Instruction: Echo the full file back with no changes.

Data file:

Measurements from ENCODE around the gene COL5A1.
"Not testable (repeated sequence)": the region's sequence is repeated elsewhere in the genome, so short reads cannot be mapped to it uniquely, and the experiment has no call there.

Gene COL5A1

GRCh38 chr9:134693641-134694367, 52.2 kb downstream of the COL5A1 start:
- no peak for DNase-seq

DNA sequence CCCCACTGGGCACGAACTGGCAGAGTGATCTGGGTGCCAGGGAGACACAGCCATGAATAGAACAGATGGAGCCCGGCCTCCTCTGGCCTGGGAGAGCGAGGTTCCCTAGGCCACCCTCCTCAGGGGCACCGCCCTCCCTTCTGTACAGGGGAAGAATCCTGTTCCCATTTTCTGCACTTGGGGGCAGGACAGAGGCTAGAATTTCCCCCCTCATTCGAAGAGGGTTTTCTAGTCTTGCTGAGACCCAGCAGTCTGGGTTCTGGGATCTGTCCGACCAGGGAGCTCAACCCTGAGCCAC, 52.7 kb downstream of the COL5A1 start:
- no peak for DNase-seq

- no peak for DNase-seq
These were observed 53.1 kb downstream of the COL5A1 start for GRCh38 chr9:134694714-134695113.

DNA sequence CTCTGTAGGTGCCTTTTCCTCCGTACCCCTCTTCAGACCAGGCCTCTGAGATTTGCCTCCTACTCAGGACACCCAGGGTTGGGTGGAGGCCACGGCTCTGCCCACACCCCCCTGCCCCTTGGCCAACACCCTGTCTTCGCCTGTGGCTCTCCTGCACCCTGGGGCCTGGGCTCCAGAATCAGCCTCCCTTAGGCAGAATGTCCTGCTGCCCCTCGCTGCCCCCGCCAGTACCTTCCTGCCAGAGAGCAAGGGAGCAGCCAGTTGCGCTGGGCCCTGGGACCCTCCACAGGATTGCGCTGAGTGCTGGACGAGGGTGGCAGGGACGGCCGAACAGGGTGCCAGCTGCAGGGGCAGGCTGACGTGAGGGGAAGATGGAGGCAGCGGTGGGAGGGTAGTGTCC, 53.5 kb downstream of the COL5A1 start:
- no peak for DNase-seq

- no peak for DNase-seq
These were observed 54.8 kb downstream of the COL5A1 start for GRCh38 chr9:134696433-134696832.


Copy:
Measurements from ENCODE around the gene COL5A1.
"Not testable (repeated sequence)": the region's sequence is repeated elsewhere in the genome, so short reads cannot be mapped to it uniquely, and the experiment has no call there.

Gene COL5A1

GRCh38 chr9:134693641-134694367, 52.2 kb downstream of the COL5A1 start:
- no peak for DNase-seq

DNA sequence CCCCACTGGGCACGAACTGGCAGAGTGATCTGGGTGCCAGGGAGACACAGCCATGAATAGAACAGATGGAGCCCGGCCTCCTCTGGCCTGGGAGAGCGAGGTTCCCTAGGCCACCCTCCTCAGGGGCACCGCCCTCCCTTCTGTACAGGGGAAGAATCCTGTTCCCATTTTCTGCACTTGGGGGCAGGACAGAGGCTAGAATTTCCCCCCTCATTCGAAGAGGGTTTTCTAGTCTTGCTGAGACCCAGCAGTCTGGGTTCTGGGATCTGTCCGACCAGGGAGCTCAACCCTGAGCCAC, 52.7 kb downstream of the COL5A1 start:
- no peak for DNase-seq

- no peak for DNase-seq
These were observed 53.1 kb downstream of the COL5A1 start for GRCh38 chr9:134694714-134695113.

DNA sequence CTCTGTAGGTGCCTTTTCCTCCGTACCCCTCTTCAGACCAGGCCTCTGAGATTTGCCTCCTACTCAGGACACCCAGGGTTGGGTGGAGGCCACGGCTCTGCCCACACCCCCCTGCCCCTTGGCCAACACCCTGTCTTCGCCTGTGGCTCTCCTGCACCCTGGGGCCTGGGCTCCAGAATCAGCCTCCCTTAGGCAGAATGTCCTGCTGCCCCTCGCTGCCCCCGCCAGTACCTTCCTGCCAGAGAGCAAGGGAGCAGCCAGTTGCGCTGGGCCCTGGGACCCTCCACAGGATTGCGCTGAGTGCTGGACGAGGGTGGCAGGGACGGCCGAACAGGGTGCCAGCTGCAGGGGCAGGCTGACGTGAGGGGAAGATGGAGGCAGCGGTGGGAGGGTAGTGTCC, 53.5 kb downstream of the COL5A1 start:
- no peak for DNase-seq

- no peak for DNase-seq
These were observed 54.8 kb downstream of the COL5A1 start for GRCh38 chr9:134696433-134696832.